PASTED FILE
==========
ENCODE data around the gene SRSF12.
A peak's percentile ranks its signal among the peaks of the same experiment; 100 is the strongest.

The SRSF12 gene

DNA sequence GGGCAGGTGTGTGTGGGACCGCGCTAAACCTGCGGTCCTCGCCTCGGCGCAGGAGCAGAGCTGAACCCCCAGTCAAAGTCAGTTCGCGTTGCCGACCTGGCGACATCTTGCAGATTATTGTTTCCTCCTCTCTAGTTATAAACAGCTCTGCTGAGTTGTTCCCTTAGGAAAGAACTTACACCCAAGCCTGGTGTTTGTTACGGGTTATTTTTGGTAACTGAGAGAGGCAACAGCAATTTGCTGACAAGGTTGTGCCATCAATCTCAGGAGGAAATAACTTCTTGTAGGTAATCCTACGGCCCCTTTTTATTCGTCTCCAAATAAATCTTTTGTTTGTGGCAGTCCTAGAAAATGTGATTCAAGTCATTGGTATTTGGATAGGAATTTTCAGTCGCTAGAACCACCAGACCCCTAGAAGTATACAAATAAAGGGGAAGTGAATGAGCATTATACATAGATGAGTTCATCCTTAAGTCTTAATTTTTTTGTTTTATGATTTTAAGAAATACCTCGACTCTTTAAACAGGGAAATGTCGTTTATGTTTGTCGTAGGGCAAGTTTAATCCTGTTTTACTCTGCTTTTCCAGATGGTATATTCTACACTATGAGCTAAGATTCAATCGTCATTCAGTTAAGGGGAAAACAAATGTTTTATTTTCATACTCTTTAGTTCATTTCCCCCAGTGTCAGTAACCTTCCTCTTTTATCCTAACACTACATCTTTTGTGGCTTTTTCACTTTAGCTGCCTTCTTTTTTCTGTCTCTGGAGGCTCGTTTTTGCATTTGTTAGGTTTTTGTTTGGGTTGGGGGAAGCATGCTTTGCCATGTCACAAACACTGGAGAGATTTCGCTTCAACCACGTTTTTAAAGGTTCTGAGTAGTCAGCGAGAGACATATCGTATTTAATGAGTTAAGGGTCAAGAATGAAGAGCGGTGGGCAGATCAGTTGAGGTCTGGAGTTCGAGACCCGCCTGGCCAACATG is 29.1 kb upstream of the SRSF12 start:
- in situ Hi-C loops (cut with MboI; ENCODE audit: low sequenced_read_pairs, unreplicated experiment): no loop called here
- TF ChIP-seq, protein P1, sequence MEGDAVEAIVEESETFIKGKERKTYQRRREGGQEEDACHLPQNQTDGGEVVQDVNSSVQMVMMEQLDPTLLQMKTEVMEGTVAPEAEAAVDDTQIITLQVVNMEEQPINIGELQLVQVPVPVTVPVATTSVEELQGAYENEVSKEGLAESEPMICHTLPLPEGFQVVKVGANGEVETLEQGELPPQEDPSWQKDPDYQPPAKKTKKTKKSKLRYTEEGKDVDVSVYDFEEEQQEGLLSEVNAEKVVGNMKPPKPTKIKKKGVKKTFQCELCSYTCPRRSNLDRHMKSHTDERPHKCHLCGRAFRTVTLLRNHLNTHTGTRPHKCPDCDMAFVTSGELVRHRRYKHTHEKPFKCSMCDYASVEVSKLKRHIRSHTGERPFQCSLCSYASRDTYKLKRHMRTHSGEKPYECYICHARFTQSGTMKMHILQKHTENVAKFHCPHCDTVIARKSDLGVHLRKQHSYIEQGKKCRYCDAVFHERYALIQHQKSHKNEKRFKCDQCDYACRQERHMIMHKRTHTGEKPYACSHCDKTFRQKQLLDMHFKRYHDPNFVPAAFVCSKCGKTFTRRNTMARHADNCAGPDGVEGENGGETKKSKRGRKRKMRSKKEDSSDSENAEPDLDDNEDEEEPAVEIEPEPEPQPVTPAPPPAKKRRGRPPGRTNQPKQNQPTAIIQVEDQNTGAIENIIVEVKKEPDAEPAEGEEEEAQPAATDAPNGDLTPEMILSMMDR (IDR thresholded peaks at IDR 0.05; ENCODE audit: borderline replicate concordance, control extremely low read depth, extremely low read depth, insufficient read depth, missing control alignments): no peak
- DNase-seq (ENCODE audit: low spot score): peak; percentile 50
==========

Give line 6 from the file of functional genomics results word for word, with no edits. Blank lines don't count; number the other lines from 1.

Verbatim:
- TF ChIP-seq, protein P1, sequence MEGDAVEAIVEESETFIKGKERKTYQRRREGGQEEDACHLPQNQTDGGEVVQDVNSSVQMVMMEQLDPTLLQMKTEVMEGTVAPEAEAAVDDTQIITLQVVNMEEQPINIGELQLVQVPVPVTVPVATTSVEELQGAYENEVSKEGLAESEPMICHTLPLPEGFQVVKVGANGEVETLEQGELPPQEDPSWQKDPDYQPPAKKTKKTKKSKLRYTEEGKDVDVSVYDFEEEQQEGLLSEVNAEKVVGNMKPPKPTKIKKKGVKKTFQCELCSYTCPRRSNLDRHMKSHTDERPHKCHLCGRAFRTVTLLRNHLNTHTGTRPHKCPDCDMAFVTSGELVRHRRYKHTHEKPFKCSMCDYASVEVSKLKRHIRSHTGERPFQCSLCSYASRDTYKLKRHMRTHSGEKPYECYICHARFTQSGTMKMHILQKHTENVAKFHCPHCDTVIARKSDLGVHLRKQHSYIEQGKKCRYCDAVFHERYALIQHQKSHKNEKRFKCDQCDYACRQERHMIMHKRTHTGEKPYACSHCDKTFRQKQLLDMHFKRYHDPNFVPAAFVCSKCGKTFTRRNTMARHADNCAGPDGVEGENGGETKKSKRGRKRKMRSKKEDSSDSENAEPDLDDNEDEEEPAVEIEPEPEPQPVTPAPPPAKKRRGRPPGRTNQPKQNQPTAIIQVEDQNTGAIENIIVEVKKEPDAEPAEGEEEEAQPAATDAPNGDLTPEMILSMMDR (IDR thresholded peaks at IDR 0.05; ENCODE audit: borderline replicate concordance, control extremely low read depth, extremely low read depth, insufficient read depth, missing control alignments): no peak